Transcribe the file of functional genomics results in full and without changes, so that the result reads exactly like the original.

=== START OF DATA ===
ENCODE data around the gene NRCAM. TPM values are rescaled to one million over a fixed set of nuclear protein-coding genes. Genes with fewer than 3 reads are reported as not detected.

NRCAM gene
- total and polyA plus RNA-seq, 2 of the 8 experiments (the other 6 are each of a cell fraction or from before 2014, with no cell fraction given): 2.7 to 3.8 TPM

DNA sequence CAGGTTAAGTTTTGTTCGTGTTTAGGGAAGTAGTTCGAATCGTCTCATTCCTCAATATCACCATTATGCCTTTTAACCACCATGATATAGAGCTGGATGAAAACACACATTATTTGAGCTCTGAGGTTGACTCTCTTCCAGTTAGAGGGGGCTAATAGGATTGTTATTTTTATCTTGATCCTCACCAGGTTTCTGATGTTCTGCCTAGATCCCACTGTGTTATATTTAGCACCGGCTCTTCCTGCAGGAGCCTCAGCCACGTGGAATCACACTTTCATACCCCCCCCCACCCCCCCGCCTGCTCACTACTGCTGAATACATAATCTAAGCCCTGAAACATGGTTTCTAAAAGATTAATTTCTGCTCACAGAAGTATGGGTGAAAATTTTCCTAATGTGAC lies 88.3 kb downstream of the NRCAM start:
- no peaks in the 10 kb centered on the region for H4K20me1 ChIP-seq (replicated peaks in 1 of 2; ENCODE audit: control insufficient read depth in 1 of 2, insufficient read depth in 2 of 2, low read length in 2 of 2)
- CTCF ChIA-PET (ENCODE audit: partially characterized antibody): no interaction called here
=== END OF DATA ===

ENCODE data around the gene NRCAM. TPM values are rescaled to one million over a fixed set of nuclear protein-coding genes. Genes with fewer than 3 reads are reported as not detected.

NRCAM gene
- total and polyA plus RNA-seq, 2 of the 8 experiments (the other 6 are each of a cell fraction or from before 2014, with no cell fraction given): 2.7 to 3.8 TPM

DNA sequence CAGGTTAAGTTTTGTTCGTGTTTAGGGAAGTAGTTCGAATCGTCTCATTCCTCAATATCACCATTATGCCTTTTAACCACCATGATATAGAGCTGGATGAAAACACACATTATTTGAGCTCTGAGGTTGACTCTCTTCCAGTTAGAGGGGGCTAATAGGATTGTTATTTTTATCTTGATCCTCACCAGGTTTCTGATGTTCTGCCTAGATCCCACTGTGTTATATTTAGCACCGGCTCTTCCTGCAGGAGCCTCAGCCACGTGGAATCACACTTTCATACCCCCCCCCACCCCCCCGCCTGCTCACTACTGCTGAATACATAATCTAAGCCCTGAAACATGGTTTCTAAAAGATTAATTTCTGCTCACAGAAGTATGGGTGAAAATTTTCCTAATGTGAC lies 88.3 kb downstream of the NRCAM start:
- no peaks in the 10 kb centered on the region for H4K20me1 ChIP-seq (replicated peaks in 1 of 2; ENCODE audit: control insufficient read depth in 1 of 2, insufficient read depth in 2 of 2, low read length in 2 of 2)
- CTCF ChIA-PET (ENCODE audit: partially characterized antibody): no interaction called here